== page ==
The campaign to save the deeply troubled Mission SF FCU of San Francisco entered a critical stage this week with at least one Bay Area CU, the $73 million Self-Help of Oakland, identified as a prospective merger partner.
At the same time, other California CUs were fretting about the negative image given to the unusual fundraising campaign started in December to raise more than $200,000 in capital funds to prevent the $6.7 Mission from failing or being merged by the NCUA.
"It's fair to say that we strongly disagree with how this campaign is being conducted since it is bringing undue attention on all of us," said Steven Stapp, president/CEO of the $777 million San Francisco FCU, which for a time was singled out also as a potential partner of Mission.
"We are a healthy, well-capitalized credit union not under that kind of financial strain, and we already serve this part of the city," said Stapp in turning aside any interest now in making a bid for Mission, which suffered large losses last year on real estate loans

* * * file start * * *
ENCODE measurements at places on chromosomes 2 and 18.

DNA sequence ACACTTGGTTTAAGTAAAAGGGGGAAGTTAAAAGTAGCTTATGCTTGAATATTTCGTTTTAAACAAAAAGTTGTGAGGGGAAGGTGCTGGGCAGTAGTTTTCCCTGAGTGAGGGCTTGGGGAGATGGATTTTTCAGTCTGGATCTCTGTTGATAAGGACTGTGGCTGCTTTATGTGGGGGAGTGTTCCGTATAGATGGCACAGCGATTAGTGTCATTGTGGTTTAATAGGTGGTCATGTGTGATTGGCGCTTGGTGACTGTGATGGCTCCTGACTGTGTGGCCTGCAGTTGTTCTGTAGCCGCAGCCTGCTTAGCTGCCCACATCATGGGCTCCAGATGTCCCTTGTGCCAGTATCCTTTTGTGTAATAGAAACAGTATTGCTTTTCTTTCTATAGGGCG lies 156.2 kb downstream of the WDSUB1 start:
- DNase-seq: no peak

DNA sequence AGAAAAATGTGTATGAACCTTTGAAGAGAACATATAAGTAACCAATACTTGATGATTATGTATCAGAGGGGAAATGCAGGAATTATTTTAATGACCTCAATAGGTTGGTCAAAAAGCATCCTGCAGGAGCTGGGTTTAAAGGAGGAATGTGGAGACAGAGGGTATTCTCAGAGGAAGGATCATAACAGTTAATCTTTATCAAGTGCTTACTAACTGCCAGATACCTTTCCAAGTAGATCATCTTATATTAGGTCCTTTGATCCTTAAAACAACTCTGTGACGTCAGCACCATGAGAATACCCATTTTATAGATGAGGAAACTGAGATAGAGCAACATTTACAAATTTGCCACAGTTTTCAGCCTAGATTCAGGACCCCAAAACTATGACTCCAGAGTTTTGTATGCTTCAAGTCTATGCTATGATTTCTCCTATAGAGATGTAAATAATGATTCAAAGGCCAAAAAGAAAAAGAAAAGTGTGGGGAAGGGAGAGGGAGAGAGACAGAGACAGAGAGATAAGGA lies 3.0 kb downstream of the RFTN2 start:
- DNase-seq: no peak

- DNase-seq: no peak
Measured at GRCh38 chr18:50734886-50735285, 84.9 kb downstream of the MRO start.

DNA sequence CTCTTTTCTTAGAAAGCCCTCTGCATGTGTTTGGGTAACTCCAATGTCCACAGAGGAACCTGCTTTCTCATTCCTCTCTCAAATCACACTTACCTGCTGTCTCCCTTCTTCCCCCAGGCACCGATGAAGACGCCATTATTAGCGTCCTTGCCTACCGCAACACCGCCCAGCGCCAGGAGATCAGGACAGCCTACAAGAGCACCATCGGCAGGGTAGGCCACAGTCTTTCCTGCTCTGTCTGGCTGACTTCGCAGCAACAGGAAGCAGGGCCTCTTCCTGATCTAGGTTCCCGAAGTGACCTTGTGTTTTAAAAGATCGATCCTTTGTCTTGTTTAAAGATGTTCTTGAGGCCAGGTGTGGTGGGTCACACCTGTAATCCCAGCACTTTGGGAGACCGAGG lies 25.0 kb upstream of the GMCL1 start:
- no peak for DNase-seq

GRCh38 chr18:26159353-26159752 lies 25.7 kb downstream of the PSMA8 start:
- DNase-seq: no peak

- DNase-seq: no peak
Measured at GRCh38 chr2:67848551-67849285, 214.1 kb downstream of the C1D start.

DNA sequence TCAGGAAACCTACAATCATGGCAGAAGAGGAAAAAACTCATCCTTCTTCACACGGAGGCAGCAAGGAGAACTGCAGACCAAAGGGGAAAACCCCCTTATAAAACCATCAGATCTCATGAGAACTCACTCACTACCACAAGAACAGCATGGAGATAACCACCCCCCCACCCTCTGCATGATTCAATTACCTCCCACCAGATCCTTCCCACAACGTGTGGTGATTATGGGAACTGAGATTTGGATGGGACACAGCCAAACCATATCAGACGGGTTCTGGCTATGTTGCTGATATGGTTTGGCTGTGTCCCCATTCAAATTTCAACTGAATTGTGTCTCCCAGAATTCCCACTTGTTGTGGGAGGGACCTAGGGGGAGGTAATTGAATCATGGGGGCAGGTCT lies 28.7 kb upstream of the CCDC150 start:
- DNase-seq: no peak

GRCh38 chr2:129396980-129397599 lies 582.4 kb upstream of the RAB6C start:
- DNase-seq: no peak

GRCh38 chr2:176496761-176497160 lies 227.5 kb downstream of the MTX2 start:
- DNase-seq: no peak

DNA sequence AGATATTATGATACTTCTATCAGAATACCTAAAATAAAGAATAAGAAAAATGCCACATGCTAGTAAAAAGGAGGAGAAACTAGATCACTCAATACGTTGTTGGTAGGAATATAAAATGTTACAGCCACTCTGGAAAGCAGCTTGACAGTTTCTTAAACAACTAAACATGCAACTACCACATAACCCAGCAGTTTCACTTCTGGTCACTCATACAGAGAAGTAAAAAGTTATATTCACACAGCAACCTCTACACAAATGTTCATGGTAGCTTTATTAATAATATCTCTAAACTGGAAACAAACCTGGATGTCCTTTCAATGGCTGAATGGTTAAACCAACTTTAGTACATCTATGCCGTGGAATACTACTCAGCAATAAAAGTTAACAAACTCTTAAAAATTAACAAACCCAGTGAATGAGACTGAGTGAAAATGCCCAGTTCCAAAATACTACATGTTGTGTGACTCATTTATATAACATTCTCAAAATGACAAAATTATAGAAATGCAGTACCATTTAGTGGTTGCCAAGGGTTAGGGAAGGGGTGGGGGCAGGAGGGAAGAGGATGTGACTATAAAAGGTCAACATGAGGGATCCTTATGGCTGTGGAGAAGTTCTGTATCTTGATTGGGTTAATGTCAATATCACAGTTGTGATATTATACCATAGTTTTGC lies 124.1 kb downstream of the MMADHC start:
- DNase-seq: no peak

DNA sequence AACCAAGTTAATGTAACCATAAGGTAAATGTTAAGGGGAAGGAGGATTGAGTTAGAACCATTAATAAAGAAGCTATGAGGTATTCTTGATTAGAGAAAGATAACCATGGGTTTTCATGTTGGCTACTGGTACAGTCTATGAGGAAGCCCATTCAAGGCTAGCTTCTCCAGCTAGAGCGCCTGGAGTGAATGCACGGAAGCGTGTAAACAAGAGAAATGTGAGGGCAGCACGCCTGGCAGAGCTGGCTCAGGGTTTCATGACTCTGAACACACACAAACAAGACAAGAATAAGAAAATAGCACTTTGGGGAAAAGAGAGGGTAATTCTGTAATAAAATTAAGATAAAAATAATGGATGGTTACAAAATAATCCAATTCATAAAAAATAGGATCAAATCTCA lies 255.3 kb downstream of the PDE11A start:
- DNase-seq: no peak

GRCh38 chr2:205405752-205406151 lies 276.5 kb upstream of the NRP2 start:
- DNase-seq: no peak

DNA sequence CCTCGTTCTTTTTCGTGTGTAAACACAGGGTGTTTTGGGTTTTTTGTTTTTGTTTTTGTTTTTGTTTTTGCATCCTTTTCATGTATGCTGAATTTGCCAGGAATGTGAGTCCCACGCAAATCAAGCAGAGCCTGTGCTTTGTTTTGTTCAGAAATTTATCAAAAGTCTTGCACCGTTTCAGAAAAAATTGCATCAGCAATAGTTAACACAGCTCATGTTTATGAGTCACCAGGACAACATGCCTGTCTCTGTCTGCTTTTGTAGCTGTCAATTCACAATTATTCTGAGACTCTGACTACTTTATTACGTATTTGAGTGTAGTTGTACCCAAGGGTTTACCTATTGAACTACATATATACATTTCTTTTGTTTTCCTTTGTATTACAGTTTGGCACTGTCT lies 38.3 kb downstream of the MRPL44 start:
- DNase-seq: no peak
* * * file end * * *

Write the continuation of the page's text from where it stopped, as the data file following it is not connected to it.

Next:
A spokesman for Self Help declined comment though officials of Mission, a community development CU, said the Oakland CU had been approached about merger possibilities. An NCUA meeting was scheduled for later this week to resolve Mission's status, with the CU under the gun about its deteriorating financial condition as it strives to serve a low-income migrant community in the city's Mission district.
Stapp of San Francisco FCU said his CU has been getting queries from members "thinking we're in the same boat," a point which SFFCU staff has sought to dispel. Newspaper articles on Mission's status appeared over the weekend with an April 30 deadline cited as the date for resolution of Mission. Stapp, whose CU already has $20 million of loans in the city's Mission district, said San Francisco FCU was one of perhaps a dozen CUs in California and New York which extended funds to prop up Mission. Mission, which has been on an NCUA watch list since last fall, lost $234,000 in the first nine months and has had one of the higher delinquency rates among California CUs.